"It's very detailed," he said. "Everything is very specific and demanding. Every step has to be done exactly the same way every time. There is very little in the way of options."
When the pope issued the decree about the Latin mass, church insiders predicted that, at most, it would generate only a ripple of interest among rank-and-file Catholics. And, so far at least, that has turned out to be the case.
"There's a whole generation of people who are used to the English mass," said Dennis McGrath, director of communications for the Archdiocese of St. Paul and Minneapolis. "I doubt that a lot of them have ever even heard a Latin mass. Yes, the language [of the Tridentine mass] is beautiful, but most people don't want to go to a mass in a language they've never heard before."
And they might not be hearing a lot about it now. The initiative for the Latin mass must start with the parishioners, who have to petition the priest to offer the Latin mass. This has created something of a Catch-22: Priests can't offer the mass until their congregations hear it, decide that they like it and then ask for it. But that means they would have to ask for it before they've heard it.
"The pope set it up to be a grass-roots movement led by the faithful," Echert said.
In 1984 the Vatican opened the door to periodic celebrations of the mass. Echert was teaching at the University of St. Thomas at the time, but when he made the transition to parish priest six years ago, he volunteered to revive the mass. Having majored in Latin in college, it seemed like a natural fit.
"When I was in college, I used to ask myself, 'What am I going to do with a degree in Latin?'" he said with a laugh.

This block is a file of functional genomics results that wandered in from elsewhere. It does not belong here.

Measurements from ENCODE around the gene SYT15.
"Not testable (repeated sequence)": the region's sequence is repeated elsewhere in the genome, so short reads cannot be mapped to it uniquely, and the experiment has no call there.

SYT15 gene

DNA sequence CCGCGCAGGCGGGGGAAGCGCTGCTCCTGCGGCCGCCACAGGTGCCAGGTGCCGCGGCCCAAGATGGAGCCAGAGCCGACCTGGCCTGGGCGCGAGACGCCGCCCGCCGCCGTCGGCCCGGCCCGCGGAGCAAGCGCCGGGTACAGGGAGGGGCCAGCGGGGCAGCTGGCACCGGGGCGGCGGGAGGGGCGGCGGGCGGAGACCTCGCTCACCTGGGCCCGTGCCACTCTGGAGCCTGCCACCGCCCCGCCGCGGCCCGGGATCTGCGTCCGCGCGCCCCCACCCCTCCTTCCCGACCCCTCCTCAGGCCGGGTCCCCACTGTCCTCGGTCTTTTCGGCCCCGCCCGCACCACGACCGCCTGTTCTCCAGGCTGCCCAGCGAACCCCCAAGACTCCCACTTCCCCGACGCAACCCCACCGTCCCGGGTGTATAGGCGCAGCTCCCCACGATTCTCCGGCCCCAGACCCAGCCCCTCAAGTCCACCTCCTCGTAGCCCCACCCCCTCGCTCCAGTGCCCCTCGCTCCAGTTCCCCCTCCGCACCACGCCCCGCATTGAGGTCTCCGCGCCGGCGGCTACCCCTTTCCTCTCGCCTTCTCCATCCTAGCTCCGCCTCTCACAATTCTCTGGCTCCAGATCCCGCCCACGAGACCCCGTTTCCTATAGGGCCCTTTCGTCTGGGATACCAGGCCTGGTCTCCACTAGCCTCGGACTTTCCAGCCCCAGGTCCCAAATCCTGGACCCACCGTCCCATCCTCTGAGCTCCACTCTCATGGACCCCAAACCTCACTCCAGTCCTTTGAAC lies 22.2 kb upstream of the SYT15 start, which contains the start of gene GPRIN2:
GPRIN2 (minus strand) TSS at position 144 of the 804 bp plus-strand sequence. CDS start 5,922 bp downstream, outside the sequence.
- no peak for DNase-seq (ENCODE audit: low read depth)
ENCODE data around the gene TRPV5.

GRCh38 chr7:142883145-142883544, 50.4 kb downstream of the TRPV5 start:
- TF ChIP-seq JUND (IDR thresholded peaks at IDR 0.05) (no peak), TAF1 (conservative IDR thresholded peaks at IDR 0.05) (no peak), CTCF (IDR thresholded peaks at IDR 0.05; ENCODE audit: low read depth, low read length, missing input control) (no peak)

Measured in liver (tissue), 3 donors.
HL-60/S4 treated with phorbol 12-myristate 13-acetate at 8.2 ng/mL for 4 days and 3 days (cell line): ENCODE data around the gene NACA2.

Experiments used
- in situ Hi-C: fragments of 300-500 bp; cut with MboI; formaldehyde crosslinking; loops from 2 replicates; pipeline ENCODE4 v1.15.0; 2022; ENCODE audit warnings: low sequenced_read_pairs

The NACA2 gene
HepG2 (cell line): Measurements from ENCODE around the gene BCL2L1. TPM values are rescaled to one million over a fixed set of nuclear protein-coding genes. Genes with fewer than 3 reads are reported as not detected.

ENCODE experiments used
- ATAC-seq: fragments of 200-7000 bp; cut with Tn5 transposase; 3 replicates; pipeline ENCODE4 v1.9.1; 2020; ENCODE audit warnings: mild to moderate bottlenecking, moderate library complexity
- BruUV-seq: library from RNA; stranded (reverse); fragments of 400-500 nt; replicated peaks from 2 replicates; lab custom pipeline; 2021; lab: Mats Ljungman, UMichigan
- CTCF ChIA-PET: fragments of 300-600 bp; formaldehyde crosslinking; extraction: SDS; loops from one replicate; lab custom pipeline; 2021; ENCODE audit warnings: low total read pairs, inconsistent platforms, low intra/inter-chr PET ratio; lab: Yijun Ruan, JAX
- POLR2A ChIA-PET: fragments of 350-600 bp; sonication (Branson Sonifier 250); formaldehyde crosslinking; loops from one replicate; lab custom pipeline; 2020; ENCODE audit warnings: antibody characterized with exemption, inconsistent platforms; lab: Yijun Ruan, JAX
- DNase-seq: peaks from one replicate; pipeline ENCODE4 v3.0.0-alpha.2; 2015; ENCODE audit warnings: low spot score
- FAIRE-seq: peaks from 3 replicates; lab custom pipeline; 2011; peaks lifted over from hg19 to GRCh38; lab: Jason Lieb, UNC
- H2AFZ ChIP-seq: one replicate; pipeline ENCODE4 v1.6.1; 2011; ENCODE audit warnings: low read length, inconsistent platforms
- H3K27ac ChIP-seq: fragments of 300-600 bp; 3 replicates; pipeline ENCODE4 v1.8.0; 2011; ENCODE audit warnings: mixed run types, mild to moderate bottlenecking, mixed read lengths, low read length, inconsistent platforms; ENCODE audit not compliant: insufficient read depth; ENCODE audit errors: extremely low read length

A lost cause?
Monsignor Kevin Irwin, dean of the School of Theology and Religious Studies at the Catholic University of America in Washington, D.C., said that Echert might be swimming upstream in his attempt to build widespread support for the Latin mass.
"For those who are fundamentally disposed toward the Tridentine mass, the pope's decree is very encouraging," Irwin said. "But for the 99.9 percent of the rest of us, I don't see wholesale changes."
While Echert isn't predicting that the Latin mass will replace the contemporary one, he is confident that it will find its fans.
"It's only been a few months [since the pope's edict]. Give it time," he said. "I think that a year from now, there will be half a dozen parishes in the archdiocese offering it. Two years from now, there will be twice that many."
The Vatican established the Priestly Fraternity of St. Peter specifically to train priests in the Latin mass. The North American school is in Nebraska, but so far its crash courses haven't generated widespread interest among Twin Cities priests. Echert has had better luck with a more measured approach that stretches the training over several months.
"We watch a lot of videotapes" of the mass, he said. "And we do a lot of practicing."
Echert sees interest in the Tridentine mass as more than just nostalgia. After several years of growth in more-relaxed worship styles, he thinks that the pendulum is starting to swing back toward so-called "high" church with more emphasis on rituals, decorum and formality.
There's a sense of propriety among those at the mass, he said, starting with the way people dress. "I've never seen any cut-offs. And many of the women wear veils, although that's not a requirement," Echert said.
The way mass has been celebrated over the past 40 years doesn't fully resonate with the worshippers who are drawn to the Tridentine mass.
"I think the mass is filling a void that people feel."
Jeff Strickler • 612-673-7392